So much for the tone of the debate.

  9. Stewart said,

    February 28, 2007 at 1:26 pm

    If Dr. Duncan did indeed say that, then I guess the charge the committee was engineered for a predetermined out come has some merit. Very sad.

  10. Stewart said,

    February 28, 2007 at 1:41 pm

    This does not bode well for the PCA. If the head of the study committee is engaging in this kind of name calling, then how are their findings suppose to be taken seriously?

  11. Steven W said,

    February 28, 2007 at 2:47 pm


    We only have to take seriously what the current magisterium tells us to take seriously.

  12. Stewart said,

    February 28, 2007 at 6:26 pm

    Now I know why he didn’t try and stop me from leaving his church. I guess one less “miscreant” in your congregation is a blessing from God.

  13. Todd said,

    February 28, 2007 at 6:52 pm

    Here’s the offending paper:,,PTID307086%7CCHID560462%7CCIID1660662,00.html

    “Second, there are evangelicals who are social conservatives but who are bent on Christianity expressing itself societally. Among these are theonomists, reconstructionists, “ex-theonomists and reconstructionists” and other miscreants. It is amazing how quick they are to discard reformational soteriological teaching in order to advance their neo-sacerdotalism, kingdom ecclesiology/eschatology, and dreams of Christendom.”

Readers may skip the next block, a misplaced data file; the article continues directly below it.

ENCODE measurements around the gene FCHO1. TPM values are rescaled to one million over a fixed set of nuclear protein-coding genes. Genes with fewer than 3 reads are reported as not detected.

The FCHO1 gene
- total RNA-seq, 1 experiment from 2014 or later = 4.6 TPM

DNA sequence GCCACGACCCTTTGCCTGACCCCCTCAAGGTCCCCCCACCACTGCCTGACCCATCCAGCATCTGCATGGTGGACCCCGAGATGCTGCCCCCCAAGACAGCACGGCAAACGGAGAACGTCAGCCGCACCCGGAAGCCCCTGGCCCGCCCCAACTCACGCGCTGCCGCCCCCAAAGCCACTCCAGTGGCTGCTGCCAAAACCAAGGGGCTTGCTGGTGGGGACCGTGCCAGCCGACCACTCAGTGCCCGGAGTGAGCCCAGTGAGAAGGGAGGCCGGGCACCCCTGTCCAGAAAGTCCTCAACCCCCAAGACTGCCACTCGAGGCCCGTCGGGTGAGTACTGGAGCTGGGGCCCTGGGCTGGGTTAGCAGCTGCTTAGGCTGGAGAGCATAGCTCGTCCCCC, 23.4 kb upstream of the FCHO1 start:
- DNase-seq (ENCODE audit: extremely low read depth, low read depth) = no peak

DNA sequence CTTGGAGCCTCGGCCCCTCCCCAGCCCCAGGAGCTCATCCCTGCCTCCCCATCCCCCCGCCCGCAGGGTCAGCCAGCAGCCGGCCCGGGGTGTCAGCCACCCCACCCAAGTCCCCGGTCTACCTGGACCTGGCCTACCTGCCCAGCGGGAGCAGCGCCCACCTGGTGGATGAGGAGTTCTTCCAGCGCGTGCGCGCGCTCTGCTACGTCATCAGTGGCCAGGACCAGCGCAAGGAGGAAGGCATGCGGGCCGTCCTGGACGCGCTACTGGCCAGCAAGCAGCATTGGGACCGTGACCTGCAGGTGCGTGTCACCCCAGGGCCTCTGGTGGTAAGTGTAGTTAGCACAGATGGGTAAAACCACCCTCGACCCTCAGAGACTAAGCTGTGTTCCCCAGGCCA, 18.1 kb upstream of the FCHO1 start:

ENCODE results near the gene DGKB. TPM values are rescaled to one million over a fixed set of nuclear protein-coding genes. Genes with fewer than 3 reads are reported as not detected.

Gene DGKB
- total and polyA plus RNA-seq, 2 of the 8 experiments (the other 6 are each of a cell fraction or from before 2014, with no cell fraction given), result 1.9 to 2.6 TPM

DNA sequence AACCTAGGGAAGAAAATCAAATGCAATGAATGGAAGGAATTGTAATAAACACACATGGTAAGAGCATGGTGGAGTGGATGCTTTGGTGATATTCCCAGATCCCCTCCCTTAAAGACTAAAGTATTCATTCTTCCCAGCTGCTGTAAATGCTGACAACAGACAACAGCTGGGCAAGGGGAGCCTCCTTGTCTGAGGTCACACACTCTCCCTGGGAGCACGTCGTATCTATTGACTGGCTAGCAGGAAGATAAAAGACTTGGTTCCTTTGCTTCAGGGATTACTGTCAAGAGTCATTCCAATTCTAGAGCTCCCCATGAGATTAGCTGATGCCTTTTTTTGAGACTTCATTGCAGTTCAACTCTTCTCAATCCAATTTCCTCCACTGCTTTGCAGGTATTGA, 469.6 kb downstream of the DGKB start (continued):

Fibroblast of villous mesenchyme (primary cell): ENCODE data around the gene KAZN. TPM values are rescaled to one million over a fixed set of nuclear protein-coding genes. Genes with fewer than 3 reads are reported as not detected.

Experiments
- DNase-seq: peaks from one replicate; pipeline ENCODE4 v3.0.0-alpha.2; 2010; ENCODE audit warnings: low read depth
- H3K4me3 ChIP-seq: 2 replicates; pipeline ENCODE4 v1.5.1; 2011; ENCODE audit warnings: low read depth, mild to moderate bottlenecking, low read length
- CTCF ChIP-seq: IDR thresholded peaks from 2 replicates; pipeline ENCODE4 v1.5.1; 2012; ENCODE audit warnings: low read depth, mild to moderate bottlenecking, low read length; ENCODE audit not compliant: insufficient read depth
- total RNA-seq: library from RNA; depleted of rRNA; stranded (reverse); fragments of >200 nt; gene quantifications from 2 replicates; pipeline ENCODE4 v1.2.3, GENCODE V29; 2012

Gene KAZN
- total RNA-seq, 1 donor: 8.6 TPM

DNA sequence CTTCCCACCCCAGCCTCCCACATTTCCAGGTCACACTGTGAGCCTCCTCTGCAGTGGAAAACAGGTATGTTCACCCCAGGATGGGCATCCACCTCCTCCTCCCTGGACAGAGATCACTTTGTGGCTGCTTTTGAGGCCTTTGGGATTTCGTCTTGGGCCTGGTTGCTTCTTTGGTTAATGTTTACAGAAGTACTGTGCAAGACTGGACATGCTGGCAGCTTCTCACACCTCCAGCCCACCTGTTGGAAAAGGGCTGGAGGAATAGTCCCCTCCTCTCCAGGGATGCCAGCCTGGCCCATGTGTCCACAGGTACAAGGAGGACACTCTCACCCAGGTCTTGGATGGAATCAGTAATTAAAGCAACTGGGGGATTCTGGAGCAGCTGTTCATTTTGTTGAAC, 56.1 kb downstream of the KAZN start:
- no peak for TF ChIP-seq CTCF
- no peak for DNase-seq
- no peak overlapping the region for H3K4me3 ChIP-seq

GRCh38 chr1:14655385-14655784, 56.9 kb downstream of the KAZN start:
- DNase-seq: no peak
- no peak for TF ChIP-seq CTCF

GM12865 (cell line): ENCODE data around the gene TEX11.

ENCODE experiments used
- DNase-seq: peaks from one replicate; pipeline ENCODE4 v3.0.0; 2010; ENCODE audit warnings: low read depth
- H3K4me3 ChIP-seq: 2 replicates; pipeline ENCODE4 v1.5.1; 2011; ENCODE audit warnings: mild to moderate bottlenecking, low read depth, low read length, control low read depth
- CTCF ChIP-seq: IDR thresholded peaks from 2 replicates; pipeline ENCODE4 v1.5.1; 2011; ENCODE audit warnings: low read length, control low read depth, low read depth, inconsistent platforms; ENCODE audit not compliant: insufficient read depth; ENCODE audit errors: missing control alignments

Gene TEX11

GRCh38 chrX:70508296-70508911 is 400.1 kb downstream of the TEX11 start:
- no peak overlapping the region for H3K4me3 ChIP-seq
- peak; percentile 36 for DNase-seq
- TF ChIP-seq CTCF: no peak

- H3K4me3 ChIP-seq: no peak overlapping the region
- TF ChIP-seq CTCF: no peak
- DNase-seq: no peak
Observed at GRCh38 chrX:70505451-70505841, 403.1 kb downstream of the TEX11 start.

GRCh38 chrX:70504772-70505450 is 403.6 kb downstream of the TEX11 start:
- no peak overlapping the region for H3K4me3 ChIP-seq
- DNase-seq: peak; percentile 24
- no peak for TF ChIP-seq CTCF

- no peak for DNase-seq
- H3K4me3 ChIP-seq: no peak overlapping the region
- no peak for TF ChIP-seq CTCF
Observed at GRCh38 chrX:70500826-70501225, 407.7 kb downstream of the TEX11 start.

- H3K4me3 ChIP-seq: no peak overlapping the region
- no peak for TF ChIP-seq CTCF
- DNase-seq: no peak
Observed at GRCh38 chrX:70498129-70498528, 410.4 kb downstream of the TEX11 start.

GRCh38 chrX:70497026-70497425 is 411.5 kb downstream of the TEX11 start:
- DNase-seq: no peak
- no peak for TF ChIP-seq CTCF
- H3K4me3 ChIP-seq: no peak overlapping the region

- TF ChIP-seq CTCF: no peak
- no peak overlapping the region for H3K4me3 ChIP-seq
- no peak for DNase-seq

14. Stewart said,

    February 28, 2007 at 7:46 pm

    I remember reading this paper a few years ago. It looks like this is onld news, and at the time I think I was atending St. Paul Pres in Jackson, MS. It was one of those miscreant theonomists/reconstructionists church’s left over from the good old days. Things were simpler then. How I long for the days when all one had to do to be controversial was support presuppositional apologetics over classical…..sniff …sniff. There….I’ve gone off and made myself cry.

  15. Steven W said,

    February 28, 2007 at 9:27 pm

    Yes, that paper is what made me start reading N T Wright.

    I figured if the amils and modernists didn’t like Wright, I most likely would.

  16. March 1, 2007 at 7:27 am

    Tone of the debate, huh? Oh, like calling down the judgment of God on Guy Waters, or trashing the PCA study committee after they were announced, calling it a kangaroo court, or ripping the OPC report and calling Dick Gaffin a back-stabbing turn coat? Really fellows, that is ‘ utter crap’, the tone of this debate was determined right from the get go. There has been plenty of flying elbows under the basket from both teams, so don’t play sore losers just because you are down by double digits in the last few seconds of the final period.

  17. March 1, 2007 at 9:21 am

    I pray no non-Christian folks pass by this way.

  18. greenbaggins said,

    March 1, 2007 at 9:42 am

    The subject of the tone of the debate is closed on this blog entry and all future blog entries. It is completely irrelevant to the truth value of either side. I am calling a moratorium on all such comments, from either side. Is this clear to folks?

  19. March 1, 2007 at 9:46 am

    Theological debate is nothing to be ashamed of, even when it appears unseemly to outsiders. You have read very little Church history if you think this little scrimage is somehow unbecoming because people express themselves tersely and with sharp verbal barbs. That is the nature of polemics. We are not making phyiscal threats and the like. A worst spectacle for the world to see is the kind of theological indifference that typifies much of popular Evangelicalism.